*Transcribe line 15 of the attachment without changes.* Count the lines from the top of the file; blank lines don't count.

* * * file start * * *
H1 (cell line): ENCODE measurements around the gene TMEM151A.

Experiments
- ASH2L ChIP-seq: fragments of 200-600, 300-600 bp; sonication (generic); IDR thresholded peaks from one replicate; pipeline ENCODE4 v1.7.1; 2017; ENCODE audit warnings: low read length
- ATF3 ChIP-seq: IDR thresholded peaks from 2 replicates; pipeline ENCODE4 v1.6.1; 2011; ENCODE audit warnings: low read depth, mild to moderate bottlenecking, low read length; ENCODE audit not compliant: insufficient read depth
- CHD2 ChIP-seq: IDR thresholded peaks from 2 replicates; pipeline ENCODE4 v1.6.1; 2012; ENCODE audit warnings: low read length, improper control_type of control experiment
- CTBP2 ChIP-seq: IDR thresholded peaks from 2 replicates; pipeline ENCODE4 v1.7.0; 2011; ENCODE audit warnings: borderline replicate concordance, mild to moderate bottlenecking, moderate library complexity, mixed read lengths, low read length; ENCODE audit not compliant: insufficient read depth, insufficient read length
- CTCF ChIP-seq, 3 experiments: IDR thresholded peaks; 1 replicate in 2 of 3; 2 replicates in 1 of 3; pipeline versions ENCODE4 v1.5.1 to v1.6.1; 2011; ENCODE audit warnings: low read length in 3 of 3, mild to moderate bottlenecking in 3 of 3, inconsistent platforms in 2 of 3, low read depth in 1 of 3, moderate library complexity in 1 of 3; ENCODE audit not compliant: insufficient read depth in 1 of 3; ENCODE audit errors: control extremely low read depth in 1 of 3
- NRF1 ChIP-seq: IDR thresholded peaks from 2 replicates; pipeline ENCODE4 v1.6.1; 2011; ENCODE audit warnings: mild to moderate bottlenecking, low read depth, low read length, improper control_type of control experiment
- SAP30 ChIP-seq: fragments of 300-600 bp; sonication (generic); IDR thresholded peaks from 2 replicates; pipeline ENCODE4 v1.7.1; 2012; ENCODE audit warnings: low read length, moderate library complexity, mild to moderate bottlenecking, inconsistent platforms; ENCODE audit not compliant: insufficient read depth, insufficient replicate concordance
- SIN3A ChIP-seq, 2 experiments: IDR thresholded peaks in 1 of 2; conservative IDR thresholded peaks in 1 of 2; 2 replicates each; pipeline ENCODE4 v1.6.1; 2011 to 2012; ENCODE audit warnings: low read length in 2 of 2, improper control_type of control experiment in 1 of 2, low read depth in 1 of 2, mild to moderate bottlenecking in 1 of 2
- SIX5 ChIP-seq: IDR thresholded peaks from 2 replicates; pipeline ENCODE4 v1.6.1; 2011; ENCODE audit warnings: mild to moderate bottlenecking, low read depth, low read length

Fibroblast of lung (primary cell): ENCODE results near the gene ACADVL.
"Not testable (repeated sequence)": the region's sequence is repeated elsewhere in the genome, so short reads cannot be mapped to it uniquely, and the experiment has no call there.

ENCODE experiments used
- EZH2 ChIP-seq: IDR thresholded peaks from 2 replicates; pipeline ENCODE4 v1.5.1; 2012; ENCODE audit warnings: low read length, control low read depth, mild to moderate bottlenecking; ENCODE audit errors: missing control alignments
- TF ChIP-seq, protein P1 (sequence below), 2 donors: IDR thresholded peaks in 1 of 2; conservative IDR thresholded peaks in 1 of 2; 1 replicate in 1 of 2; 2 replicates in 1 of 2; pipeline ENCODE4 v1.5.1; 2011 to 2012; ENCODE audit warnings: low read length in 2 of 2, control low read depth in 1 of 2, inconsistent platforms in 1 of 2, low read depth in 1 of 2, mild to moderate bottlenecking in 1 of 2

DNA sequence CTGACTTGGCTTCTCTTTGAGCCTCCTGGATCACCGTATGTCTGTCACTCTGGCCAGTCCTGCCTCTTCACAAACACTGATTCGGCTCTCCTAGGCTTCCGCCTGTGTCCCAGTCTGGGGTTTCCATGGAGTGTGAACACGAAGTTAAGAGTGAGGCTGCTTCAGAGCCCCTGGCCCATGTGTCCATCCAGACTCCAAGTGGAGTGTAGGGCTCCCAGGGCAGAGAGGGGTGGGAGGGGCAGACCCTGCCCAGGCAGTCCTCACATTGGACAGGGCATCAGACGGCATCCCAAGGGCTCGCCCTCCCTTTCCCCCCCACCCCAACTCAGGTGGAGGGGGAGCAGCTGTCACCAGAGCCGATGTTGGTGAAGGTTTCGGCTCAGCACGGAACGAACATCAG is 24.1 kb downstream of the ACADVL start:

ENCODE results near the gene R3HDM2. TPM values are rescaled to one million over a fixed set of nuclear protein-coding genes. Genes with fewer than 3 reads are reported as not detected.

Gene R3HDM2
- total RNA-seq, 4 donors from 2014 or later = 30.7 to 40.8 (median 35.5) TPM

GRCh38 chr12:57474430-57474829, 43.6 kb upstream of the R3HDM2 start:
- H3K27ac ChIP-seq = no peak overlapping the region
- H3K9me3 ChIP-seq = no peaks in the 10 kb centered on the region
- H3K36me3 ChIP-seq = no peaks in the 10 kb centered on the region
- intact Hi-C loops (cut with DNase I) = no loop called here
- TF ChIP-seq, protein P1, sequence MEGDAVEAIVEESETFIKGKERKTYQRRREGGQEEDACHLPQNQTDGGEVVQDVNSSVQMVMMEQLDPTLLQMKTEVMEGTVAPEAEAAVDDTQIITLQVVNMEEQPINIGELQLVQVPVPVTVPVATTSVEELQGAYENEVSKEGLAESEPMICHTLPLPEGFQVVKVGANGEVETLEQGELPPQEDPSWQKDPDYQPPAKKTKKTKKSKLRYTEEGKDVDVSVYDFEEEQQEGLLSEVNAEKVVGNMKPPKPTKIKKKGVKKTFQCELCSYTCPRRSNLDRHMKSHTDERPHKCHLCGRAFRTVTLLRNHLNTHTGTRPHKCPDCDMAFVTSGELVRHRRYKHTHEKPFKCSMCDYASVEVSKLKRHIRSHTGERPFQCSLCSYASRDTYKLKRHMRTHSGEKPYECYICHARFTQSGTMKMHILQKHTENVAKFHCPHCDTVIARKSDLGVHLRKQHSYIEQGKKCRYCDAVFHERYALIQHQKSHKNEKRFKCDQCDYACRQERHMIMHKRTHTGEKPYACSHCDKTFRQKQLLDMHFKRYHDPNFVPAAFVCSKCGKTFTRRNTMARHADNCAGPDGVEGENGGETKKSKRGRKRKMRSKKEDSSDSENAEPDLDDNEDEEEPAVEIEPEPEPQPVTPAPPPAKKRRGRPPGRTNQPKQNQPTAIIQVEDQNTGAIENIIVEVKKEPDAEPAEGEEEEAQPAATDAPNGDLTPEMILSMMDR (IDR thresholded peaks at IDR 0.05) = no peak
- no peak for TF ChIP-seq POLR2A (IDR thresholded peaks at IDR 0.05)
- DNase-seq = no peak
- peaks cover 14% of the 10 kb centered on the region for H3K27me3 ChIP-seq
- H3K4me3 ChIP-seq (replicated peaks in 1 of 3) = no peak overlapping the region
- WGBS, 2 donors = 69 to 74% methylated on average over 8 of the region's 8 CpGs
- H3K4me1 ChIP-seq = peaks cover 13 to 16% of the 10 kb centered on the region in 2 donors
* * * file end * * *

- EZH2 ChIP-seq: IDR thresholded peaks from 2 replicates; pipeline ENCODE4 v1.5.1; 2012; ENCODE audit warnings: low read length, control low read depth, mild to moderate bottlenecking; ENCODE audit errors: missing control alignments